Perhaps the most obvious implication of Paul George’s injury is the hit the Indiana Pacers’ record will take. Last year, the team’s tremendous start was largely due to Paul George’s MVP-like play. PG played like a perennial first-team All Pro, lighting up opposing defenses and playing lockdown defense on opposing
teams’ best players. Towards the end of the year, when the Pacers started to lose more and more games, Paul George was not playing as well, as his stats dropped down to more mundane levels. It is, then, not a stretch to say that this team starts and stops with PG. Without him in the lineup, the Pacers lose their only great scorer and their best backcourt option on offense. The team will still play physically on defense, but scoring will be a real concern.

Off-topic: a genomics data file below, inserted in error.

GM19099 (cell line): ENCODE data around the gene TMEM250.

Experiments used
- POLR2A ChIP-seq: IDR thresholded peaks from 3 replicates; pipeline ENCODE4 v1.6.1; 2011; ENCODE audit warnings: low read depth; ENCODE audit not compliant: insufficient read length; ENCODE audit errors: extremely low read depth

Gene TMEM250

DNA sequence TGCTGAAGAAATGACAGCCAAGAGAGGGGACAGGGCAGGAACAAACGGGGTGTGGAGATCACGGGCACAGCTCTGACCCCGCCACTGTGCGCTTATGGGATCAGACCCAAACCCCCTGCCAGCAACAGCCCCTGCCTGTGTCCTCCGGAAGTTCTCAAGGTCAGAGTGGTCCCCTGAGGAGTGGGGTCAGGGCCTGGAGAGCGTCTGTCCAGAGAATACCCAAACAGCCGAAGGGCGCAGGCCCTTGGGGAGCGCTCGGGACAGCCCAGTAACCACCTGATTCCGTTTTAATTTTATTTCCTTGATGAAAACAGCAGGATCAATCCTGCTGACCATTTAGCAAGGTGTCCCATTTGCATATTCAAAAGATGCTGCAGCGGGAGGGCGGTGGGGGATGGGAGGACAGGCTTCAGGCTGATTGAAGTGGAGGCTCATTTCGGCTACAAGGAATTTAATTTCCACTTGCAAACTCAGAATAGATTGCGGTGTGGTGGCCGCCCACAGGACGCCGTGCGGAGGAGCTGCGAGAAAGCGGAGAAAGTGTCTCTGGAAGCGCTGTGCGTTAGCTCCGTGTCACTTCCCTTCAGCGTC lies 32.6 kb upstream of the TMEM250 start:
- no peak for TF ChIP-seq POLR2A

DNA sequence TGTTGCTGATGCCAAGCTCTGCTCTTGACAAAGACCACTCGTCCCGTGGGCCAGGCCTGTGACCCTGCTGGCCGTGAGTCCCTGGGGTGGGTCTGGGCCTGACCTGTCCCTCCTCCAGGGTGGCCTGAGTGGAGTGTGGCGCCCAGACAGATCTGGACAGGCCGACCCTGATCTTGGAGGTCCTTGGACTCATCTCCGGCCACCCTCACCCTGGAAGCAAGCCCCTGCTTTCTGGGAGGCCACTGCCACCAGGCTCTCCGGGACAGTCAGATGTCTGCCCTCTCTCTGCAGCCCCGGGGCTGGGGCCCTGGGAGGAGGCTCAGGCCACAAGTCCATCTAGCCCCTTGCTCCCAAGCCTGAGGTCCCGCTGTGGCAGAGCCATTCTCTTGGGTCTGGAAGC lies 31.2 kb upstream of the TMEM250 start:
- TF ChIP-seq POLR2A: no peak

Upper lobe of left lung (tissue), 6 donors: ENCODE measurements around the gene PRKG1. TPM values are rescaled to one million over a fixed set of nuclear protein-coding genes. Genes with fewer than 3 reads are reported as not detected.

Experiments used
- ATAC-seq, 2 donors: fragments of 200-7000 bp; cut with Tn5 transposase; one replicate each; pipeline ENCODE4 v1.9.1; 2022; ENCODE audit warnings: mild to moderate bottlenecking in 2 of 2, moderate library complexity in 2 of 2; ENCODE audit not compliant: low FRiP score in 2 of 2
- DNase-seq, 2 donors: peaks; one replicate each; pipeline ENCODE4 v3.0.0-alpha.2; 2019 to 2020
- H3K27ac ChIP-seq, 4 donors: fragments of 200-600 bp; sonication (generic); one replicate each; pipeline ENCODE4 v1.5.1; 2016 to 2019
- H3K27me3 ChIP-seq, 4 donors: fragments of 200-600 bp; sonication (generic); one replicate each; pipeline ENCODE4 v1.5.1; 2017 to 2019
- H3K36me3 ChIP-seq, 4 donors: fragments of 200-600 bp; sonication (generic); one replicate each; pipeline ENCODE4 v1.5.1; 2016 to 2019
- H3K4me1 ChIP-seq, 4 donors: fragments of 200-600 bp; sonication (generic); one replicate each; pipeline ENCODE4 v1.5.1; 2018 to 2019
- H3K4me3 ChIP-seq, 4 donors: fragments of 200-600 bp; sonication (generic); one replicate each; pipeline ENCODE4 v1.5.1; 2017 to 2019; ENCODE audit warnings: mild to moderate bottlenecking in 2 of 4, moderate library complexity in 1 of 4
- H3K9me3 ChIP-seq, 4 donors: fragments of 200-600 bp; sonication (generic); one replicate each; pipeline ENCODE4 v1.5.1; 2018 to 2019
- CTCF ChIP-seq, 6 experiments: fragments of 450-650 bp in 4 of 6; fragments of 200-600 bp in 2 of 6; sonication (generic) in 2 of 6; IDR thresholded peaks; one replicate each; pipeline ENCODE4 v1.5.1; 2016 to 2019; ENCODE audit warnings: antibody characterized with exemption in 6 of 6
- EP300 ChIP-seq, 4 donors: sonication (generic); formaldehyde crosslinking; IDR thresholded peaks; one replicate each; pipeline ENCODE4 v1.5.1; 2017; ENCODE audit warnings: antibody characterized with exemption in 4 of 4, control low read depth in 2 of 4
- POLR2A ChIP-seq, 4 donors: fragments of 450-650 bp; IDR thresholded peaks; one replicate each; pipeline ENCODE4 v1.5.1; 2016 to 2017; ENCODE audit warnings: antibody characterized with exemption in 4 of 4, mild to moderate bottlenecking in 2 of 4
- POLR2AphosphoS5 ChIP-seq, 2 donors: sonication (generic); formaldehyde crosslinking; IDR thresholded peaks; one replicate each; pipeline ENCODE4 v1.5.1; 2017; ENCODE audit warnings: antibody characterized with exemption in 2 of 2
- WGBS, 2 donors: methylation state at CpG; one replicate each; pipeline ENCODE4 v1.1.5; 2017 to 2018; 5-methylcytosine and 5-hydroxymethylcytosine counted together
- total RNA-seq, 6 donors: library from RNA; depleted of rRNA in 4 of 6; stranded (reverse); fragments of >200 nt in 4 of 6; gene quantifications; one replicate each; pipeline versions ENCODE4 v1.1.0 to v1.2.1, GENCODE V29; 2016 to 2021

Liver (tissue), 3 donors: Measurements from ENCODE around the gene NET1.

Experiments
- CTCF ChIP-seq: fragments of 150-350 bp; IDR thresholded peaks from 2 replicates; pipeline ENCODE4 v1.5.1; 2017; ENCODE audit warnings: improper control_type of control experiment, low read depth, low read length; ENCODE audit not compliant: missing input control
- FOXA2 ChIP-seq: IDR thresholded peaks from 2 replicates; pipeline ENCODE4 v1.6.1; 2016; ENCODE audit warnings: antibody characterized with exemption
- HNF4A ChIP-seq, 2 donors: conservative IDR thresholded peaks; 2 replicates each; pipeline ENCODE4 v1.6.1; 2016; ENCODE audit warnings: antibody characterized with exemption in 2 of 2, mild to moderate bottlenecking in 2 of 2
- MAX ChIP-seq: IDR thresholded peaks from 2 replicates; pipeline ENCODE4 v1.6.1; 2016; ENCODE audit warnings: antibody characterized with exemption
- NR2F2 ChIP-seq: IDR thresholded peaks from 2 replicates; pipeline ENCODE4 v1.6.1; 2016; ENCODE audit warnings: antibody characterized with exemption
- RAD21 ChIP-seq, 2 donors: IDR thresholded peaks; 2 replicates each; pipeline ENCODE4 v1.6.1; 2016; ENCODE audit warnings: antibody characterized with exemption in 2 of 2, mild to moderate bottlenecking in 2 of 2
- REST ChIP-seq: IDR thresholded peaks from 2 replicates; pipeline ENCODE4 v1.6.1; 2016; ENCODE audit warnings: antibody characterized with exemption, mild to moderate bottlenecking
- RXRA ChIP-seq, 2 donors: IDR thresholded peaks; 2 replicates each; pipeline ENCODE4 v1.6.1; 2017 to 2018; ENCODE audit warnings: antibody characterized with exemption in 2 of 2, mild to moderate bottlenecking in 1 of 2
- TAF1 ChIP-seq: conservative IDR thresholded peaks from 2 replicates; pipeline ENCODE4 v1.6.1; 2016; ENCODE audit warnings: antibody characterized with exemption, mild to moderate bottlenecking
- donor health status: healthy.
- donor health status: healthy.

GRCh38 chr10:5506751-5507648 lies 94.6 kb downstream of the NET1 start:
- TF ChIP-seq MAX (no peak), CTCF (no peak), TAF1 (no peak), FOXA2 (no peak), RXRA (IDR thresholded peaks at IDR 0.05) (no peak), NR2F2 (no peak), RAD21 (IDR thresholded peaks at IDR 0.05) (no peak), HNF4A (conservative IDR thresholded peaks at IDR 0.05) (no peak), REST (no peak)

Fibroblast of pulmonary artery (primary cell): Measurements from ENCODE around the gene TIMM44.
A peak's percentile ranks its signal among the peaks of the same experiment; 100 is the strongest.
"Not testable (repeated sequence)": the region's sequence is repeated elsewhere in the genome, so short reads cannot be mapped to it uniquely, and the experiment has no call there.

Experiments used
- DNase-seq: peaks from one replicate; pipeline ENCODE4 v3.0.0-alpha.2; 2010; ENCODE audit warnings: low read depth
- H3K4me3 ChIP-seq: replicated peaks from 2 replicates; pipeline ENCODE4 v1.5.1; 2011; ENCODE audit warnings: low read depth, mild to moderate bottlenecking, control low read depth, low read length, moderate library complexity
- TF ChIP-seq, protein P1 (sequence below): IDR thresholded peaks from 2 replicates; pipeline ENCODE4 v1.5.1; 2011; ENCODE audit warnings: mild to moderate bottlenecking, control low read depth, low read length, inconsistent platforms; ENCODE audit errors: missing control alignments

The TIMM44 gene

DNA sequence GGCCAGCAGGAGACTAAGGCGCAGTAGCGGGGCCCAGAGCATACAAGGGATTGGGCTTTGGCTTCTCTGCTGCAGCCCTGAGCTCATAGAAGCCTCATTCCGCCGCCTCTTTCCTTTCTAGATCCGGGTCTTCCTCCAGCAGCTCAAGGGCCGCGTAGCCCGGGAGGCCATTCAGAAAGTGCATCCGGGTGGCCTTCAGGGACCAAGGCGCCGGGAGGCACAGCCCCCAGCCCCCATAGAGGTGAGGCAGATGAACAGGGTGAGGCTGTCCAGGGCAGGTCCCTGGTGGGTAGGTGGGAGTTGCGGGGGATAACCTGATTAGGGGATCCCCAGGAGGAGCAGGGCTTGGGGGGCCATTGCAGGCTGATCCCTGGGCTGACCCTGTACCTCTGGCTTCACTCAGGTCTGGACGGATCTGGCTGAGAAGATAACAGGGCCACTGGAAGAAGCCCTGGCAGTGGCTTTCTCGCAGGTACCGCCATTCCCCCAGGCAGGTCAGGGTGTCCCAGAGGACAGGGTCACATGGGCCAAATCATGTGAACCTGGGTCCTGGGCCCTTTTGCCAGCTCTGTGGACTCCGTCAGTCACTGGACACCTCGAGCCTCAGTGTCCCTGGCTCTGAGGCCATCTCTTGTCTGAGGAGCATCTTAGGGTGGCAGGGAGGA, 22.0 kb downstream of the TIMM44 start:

The Pacers will also face tougher competition in the Eastern Conference next year, as the Eastern Conference was, even for its standards, unusually weak last year. Chicago has re-upped, Cleveland will be scary, Miami is not to be overlooked, and Washington keeps getting better. Indeed, the Pacers may make the playoffs, but home-court advantage in the first round of the NBA Playoffs seems unlikely.